Photo highlights from today! Our wonderful amaryllis that comes back year after year --- is in full bloom in our living room!!! A glorious sight!













A not so glorious sight!!! Our resident falcon is back! This falcon likes to swoop down and chase our sparrows and grab one or two for a snack off the feeder when possible. Thankfully today all the sparrows were too quick and escaped unharmed! 

January 23, 2015

Friday, January 23, 2015

Friday, January 23, 2015

Tonight's picture was taken in January of 2003. Mattie was 9 months old and he absolutely loved riding his "tot wheels." It gave him instant mobility, independence, and freedom. This happens to be one of my favorite photos of Mattie that Peter took, I think his smile was so captivating as he was staring right up at me. Our outdoor area was ideal for "tot wheel" time. Mattie would zoom up and down our commons area at lightning speed, honking his horn, and pushing all the lights, whistles, and other gadgets on this walker that made noise. 


Quote of the day: A cat has absolute emotional honesty: human beings, for one reason or another, may hide their feelings, but a cat does not. ~ Ernest Hemingway


In August, my friend Linda lost her long time and precious cat, Ashley. When you share a special bond with an animal, it is always very hard to say good-bye and put them to sleep. When I visited Linda's home today, I got to see several of her wonderful Ashley tributes, from a lovely canvas photo of him to a special woven blanket with images of Ashley integrated into the fabric. All just beautiful and meaningful tributes to a special member of the family. 

In October, Linda went to the shelter and rescued Gigi. Gigi is lucky to have found a good home considering she has a medical condition which requires that she receive care and treatment each day. She is a beautiful cat, easy going, and loves attention. I sat next to her today and pet her head, neck, and back. I could have done this for hours and she didn't flinch. I certainly know if I had done this with my own cat, Patches, this would have been problematic. Either Patches would have gotten up and moved way or taken a paw to me to bat me away. Patches did not like to be touched for long. As I used to joke..... "she tolerated us!" Of course despite that, I loved Patches and came to appreciate all her quirky behaviors, but she was not what you would call an affectionate cat. 

As I was visiting Gigi today, a part of me was thinking.... how could I get Gigi into a hospital ward to visit my friend Mary Ann?! My good friend is in the hospital and LOVES cats! Mary Ann has always wanted a red tabby like Gigi in her life and I know a visit from Gigi would perk her up. But somehow cats are NOT welcomed in a hospital setting. Thankfully pet therapy has finally made its way into hospitals, but to my knowledge it is only with dogs! Probably because dogs are trainable and cats, well.............. they are harder to train! Yet a cat is an excellent companion and will stay on a patient's bed for hours, if you have the right cat!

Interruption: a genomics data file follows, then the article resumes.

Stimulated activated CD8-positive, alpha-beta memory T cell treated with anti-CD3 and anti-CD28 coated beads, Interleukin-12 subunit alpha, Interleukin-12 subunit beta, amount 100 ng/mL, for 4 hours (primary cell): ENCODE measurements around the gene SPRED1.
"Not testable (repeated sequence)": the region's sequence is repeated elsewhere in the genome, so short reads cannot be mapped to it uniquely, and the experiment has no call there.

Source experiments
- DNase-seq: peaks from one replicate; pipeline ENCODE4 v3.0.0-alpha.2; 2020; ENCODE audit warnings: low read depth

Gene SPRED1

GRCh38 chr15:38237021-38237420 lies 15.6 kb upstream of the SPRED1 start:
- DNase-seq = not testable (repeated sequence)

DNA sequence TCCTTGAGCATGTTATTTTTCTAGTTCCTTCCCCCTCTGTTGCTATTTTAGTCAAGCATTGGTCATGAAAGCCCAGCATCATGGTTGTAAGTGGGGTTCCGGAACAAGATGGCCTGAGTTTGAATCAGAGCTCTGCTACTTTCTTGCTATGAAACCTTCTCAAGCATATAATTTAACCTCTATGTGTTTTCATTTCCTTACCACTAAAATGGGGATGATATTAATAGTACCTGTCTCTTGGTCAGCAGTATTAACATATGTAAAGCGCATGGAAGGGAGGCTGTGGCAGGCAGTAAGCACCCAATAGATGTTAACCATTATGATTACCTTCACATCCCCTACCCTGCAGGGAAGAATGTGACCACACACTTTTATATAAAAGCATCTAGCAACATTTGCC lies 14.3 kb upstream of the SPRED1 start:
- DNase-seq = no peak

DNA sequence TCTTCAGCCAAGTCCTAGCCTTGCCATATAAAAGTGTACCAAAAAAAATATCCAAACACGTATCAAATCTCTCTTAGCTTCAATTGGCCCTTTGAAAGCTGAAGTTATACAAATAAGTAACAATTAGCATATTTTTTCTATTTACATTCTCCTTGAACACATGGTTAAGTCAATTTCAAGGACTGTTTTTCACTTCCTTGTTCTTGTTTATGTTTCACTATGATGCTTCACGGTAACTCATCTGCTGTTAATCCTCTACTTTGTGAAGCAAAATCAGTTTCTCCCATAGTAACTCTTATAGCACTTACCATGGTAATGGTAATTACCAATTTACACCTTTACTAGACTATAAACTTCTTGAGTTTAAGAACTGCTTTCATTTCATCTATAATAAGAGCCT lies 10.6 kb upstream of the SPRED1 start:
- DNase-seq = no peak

January 22, 2015

Thursday, January 22, 2015

Thursday, January 22, 2015

Tonight's picture was taken in January of 2006. This was so typical of Mattie. He built something out of Legos and then decided to use it to step on it to reach up and grasp at things. There was no telling exactly what Mattie would do with this piece of Legos that he stacked together. But chances was, it wasn't going to be used for ordinary purposes. With Mattie you always had to think OUTSIDE THE BOX. That was what kept you on your toes constantly! It was mentally challenging and physically exhausting. Mattie had energy for five children and he never needed to nap or have down time. He had two modes...... very on and off. 


Quote of the day: I’ve learned that people will forget what you said, people will forget what you did, but people will never forget how you made them feel. ~ Maya Angelou


Peter and I LOVE this quote. I have even heard Peter use it during our presentations. This week when I went back to our post office where our Foundation PO Box is located, I had an amazingly pleasant surprise. My favorite postal worker, Darryl, is back working at our branch! This may not seem like a huge deal, but it truly is!!! Darryl is outstanding, and honestly if the post office could clone him, everyone would want to do business with the US Post Office. He is customer focused, super friendly, helps you with packages, is patient, and he does this with all of his customers. He has a fan club, of which I am one. Let me put him into context for you. 

In prior years, I would do a mass mailing for the Foundation every December. In my mailing I would send out a bulky envelope which included something like a pen. However, to ship a pen, I would need to put that in a padded envelope which would require special postage and also to assure that the pen wouldn't get damaged or broken, the envelope needed to be hand canceled at the post office rather than processed through a machine. If it would go through a machine, the machine could potentially crush the pens and then there would be the end of my mass mailing..... I would have a very poorly looking fundraiser/annual drive going out to donors. 

Darryl understood this, so you know what he would do with me? He would help me put stamps on all 500 envelopes and also hand cancel every single envelope right in front of me. I can assure you this was laborious especially over a mail counter, since I wasn't allowed behind the counter. Since this occurred during December, there were lines at the post office. Yet Darryl would help me and also process people behind me at the same time so they wouldn't get mad. There would be mountains of my envelopes everywhere! You couldn't help but notice me! I was a conversation piece for everyone who came into the post office some years. Lots of people talked to me and felt badly because they thought some company put me to work doing holiday cards and the office mass mailing. Little did they know, this mass mailing was self inflicted! In any case, Darryl assisted me with the Foundation mass mailing for years! Then one day, I noticed Darryl's place in the post office was cleaned out and he was gone. I asked all his colleagues where he went, but no one gave me a straight answer. I was devastated. I missed his kindness, his cheery disposition, and most of all I knew when he was there our Foundation was in good hands. He looked out for our mailbox!